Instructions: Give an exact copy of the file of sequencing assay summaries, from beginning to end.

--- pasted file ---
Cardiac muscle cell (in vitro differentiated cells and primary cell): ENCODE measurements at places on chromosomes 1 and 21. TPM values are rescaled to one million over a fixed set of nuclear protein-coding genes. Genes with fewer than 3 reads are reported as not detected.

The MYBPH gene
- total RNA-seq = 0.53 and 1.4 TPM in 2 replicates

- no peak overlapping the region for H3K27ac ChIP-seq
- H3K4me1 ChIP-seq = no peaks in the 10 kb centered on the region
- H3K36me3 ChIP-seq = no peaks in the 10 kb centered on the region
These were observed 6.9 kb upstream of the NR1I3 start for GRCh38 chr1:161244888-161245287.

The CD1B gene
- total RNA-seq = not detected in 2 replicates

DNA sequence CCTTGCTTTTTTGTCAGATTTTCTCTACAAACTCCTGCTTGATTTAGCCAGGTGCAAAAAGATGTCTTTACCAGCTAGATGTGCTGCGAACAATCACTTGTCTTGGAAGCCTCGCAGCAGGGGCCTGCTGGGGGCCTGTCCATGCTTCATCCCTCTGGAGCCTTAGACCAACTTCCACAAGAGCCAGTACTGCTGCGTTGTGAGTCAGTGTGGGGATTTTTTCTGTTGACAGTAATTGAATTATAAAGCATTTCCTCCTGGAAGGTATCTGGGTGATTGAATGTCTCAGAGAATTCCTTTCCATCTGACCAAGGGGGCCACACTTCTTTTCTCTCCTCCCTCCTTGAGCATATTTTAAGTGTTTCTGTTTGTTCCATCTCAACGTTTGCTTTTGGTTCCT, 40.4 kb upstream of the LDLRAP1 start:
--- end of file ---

Cardiac muscle cell (in vitro differentiated cells and primary cell): ENCODE measurements at places on chromosomes 1 and 21. TPM values are rescaled to one million over a fixed set of nuclear protein-coding genes. Genes with fewer than 3 reads are reported as not detected.

The MYBPH gene
- total RNA-seq = 0.53 and 1.4 TPM in 2 replicates

- no peak overlapping the region for H3K27ac ChIP-seq
- H3K4me1 ChIP-seq = no peaks in the 10 kb centered on the region
- H3K36me3 ChIP-seq = no peaks in the 10 kb centered on the region
These were observed 6.9 kb upstream of the NR1I3 start for GRCh38 chr1:161244888-161245287.

The CD1B gene
- total RNA-seq = not detected in 2 replicates

DNA sequence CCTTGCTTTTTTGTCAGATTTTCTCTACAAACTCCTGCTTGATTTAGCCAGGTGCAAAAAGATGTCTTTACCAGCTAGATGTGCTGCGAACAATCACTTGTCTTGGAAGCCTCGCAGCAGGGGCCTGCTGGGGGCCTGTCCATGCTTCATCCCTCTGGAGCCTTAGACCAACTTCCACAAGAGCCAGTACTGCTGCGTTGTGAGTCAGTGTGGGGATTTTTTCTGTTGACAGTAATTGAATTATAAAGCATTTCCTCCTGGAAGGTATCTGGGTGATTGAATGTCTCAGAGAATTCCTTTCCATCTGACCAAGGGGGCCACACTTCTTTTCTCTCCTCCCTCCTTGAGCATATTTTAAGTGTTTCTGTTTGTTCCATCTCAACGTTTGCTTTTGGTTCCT, 40.4 kb upstream of the LDLRAP1 start: